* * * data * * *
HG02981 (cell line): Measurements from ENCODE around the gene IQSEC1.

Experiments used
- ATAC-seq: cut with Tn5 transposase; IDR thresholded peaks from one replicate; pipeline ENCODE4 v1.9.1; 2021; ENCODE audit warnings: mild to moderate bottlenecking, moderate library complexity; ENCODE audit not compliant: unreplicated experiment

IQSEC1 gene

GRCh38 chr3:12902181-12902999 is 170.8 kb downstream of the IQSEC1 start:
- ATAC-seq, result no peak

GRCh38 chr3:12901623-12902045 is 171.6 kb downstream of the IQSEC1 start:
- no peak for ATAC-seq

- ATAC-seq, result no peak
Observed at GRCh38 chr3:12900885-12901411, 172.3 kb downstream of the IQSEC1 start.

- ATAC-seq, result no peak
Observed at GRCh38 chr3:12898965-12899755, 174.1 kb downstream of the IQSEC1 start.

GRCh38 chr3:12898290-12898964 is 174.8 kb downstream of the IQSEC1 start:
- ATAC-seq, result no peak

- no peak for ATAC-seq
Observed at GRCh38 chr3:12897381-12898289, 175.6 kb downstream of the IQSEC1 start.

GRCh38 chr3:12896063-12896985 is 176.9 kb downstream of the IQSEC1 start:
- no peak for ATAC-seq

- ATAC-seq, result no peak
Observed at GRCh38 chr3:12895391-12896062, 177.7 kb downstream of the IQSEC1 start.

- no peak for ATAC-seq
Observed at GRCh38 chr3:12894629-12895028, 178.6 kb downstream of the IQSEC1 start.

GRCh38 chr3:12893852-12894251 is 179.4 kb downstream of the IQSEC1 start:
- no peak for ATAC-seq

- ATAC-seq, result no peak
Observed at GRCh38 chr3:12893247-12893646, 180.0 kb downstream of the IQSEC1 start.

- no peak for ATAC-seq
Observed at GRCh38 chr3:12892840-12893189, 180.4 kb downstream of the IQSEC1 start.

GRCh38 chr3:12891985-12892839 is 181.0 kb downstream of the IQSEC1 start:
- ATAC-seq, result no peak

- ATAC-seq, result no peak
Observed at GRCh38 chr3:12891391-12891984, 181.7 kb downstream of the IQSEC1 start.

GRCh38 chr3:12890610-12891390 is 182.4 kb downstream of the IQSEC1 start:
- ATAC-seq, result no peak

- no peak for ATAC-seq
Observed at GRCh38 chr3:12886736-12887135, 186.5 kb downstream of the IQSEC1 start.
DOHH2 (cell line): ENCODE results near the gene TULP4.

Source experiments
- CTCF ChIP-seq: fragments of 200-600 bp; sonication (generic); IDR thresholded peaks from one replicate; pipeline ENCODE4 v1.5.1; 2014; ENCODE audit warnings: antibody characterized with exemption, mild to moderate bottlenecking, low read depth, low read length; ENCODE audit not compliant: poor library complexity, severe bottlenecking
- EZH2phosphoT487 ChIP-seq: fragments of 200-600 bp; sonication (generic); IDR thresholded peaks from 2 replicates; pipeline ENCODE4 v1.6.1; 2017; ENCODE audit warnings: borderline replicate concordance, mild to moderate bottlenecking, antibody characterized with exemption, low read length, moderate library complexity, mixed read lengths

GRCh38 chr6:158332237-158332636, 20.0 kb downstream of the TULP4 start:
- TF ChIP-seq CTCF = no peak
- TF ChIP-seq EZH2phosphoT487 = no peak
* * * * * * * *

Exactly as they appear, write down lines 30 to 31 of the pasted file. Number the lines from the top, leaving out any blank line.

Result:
- ATAC-seq, result no peak

- ATAC-seq, result no peak